In 1993, Peter Bard was charged with murdering a deputy sheriff, but the charges were dismissed without prejudice when he was found incompetent to stand trial. He was involuntarily institutionalized for a total of 1,637 days.
After Bard was re-indicted in 2000, a jury found him guilty but mentally ill on a first-degree manslaughter charge.
On August 8, 2002, the trial court imposed the 20-year sentence that had been recommended by the jury. The court also granted credit for 3,086 days of presentencing custody credit – including the 1,637 days that Bard had been hospitalized.
Bard’s sentence expired approximately six years later. Rather than release him, however, the DOC transferred him to a mental hospital for involuntary commitment under a new mental inquest warrant.
Several days later DOC officials claimed that Bard had been credited with too much presentencing custody credit and should not have been released. A warrant was issued for Bard’s return to prison due to “inadvertent release,” and he was transferred back to the DOC.
An amended time credit computation was then submitted to the sentencing court, reducing Bard’s presentencing custody credit from 3,086 days to 1,449 days. The trial court signed the amended computation and the DOC amended its records, crediting Bard with only 1,449 days of presentencing custody credit.
The trial court denied Bard’s motion for an investigation into the reasons for his reincarceration. He then filed the equivalent of a motion for habeas corpus, which the court denied upon finding that Bard had failed to prove that the judgment against him had been satisfied. The Court of Appeals affirmed, and the Kentucky Supreme Court granted review and reversed.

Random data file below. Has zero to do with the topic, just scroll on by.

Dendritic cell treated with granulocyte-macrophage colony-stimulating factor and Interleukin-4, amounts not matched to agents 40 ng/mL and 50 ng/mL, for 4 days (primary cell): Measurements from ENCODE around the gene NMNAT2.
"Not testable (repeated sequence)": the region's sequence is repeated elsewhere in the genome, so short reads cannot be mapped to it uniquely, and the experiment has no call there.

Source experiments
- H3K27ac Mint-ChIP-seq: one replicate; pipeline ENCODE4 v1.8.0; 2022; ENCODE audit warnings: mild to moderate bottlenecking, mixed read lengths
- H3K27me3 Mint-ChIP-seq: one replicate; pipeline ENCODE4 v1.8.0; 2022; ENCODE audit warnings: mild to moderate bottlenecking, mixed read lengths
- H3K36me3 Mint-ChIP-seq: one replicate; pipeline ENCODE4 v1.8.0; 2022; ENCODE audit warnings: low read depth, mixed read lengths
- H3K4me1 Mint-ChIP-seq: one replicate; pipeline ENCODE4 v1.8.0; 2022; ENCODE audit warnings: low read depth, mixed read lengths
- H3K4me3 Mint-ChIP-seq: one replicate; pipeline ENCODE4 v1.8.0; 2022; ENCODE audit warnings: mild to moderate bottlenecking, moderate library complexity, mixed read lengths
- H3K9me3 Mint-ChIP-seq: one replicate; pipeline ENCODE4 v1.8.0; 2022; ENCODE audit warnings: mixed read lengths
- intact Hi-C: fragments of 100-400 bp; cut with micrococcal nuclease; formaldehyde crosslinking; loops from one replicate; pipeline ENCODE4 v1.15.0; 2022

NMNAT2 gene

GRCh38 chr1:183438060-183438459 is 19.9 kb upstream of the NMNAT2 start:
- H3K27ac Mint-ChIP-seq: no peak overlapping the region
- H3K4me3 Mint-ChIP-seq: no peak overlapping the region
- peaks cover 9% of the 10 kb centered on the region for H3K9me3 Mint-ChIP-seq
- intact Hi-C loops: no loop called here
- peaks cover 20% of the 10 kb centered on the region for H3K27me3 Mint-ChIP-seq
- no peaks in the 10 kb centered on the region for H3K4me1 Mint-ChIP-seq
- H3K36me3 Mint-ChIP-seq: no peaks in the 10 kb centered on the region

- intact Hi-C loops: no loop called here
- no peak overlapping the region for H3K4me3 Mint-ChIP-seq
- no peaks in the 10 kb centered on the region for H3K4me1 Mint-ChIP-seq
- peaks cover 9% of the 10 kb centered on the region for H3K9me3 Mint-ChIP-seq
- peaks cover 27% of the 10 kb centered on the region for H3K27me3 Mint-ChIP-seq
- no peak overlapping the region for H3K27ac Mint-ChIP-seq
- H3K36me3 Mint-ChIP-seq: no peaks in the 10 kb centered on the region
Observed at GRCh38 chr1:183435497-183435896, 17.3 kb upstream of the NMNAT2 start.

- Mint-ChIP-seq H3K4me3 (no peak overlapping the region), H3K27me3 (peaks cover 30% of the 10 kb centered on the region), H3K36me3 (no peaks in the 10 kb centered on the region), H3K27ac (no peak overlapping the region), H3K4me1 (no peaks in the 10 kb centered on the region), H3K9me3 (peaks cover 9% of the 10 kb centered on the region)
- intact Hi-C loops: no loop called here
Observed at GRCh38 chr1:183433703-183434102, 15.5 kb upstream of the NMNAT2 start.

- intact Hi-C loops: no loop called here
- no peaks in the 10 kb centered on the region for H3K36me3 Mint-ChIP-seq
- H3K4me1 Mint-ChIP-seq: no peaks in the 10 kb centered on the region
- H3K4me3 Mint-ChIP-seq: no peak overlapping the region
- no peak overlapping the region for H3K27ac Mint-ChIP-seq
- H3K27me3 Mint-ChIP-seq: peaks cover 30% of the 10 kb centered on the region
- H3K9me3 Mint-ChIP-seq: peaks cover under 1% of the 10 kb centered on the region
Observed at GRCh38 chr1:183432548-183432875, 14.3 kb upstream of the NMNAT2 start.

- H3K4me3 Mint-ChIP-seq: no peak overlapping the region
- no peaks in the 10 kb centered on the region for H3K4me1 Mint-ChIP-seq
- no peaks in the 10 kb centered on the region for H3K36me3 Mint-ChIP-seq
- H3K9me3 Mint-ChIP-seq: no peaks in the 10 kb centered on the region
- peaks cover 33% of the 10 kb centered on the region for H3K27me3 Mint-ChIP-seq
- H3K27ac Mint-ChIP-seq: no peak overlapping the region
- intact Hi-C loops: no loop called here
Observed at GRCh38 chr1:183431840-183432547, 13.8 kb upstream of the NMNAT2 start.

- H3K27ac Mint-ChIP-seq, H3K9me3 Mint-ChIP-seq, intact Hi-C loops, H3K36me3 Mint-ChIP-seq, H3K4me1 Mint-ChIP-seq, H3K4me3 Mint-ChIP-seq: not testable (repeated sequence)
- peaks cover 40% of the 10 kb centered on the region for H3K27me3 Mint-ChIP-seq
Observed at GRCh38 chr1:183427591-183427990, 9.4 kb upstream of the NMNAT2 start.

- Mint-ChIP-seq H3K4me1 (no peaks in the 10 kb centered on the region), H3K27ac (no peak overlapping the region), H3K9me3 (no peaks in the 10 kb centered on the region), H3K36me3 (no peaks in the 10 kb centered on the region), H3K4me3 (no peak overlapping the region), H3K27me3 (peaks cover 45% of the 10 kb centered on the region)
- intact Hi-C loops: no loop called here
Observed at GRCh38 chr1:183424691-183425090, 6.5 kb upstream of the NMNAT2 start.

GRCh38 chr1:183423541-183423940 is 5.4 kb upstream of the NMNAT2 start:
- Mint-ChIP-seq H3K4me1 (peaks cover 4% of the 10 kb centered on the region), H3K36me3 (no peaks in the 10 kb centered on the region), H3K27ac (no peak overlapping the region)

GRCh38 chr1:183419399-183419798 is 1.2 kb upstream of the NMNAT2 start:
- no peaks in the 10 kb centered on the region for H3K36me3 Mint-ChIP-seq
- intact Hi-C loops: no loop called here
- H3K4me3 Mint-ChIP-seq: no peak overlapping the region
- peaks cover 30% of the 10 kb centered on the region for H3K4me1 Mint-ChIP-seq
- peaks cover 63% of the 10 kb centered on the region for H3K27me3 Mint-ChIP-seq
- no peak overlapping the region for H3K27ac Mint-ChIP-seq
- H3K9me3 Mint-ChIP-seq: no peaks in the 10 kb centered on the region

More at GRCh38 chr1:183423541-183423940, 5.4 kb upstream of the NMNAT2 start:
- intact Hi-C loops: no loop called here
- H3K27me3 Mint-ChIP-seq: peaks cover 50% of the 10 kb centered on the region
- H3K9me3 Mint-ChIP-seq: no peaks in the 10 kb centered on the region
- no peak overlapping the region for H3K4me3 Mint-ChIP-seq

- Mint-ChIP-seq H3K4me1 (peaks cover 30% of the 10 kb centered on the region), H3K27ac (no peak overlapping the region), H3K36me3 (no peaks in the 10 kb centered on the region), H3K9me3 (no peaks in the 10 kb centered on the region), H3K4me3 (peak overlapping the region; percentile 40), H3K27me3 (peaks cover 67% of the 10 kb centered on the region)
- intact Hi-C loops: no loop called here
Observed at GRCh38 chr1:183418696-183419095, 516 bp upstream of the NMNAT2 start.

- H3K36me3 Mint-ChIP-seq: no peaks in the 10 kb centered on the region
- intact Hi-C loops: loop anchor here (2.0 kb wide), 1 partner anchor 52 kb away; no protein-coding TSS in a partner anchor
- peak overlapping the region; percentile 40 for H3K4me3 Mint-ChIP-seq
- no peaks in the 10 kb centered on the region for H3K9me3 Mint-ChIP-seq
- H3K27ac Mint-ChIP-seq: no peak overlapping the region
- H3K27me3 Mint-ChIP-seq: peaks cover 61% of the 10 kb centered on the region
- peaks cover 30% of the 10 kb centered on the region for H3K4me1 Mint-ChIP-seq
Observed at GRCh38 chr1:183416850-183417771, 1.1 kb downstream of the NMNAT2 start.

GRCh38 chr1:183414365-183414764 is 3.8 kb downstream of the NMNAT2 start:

The Supreme Court held that under the plain language of KRS 532.120(3), “it is clear that the responsibility to credit a defendant for presentencing jail time belonged exclusively to the trial court.... No statutory authority or case law granted [the DOC] the power to set or modify presentencing custody credit.
“Because the duty to award presentencing custody credit was vested in the trial court,” the Supreme Court held that the DOC “was not authorized to modify [Bard’s] credit in any way. Its attempt to do so was an invalid usurpation of the power expressly granted to the trial court by KRS 532.120(3).” As such, Bard “remains entitled to the 3,086 days of presentencing custody credit awarded by the trial court.”
The Supreme Court also held that the trial court lacked jurisdiction to amend Bard’s presentencing custody credit six years after he had been sentenced. Although the Supreme Court’s ruling was issued in October 2011, it was modified on March 16, 2012 and corrected on May 15, 2012. Chief Justice John D. Minton, Jr. dissented. See: Bard v. Commonwealth of Kentucky, 359 S.W.3d 1 (Ky. 2011).
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Related legal case
Bard v. Commonwealth of Kentucky
|Cite||359 S.W.3d 1 (Ky. 2011)|
|Level||State Supreme Court|